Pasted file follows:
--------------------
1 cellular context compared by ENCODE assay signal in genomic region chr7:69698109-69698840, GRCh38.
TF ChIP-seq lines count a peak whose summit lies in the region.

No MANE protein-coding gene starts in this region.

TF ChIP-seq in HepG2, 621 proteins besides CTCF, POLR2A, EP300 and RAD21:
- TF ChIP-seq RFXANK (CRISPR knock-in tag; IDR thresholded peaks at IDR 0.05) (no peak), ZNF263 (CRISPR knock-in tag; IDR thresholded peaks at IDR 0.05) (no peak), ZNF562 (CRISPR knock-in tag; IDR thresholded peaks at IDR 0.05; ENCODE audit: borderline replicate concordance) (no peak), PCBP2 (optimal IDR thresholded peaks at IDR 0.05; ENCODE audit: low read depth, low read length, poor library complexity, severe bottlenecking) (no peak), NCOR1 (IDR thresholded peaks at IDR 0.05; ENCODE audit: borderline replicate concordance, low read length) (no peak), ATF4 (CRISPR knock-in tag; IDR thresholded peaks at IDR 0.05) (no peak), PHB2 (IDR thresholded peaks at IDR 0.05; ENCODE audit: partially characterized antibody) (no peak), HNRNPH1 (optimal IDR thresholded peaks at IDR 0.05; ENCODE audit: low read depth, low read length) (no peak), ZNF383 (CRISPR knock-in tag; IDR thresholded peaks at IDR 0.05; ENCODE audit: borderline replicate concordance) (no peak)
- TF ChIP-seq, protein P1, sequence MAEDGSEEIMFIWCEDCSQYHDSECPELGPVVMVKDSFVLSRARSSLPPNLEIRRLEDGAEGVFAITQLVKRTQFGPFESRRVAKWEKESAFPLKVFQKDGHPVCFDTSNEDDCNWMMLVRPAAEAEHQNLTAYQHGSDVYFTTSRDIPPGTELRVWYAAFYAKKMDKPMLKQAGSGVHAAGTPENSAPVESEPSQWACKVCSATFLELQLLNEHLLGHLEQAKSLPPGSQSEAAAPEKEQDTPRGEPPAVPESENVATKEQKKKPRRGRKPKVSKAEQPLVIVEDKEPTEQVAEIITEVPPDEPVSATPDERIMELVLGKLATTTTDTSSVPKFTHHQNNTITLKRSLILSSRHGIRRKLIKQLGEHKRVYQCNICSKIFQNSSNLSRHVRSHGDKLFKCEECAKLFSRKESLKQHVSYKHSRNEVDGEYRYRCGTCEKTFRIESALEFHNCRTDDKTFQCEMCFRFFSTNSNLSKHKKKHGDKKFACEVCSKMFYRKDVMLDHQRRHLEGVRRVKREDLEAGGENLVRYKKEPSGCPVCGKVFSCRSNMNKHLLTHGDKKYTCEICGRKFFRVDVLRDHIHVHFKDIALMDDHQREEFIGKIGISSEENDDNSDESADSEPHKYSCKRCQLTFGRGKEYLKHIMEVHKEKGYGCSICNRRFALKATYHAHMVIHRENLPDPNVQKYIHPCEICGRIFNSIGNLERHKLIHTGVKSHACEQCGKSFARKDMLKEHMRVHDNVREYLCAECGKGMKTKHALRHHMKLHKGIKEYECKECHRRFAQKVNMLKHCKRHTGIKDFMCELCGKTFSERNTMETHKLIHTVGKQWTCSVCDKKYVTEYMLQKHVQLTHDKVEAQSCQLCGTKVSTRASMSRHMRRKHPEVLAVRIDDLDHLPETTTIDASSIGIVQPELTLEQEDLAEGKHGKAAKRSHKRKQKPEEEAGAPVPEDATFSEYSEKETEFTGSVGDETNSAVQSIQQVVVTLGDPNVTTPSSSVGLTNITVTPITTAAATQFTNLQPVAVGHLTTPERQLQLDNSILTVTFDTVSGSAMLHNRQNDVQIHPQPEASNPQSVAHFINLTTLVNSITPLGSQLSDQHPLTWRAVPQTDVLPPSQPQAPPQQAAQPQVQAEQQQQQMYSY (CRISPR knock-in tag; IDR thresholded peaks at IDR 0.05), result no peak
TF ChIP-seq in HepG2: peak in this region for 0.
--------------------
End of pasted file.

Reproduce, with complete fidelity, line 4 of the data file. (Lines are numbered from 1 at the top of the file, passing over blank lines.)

TF ChIP-seq in HepG2, 621 proteins besides CTCF, POLR2A, EP300 and RAD21: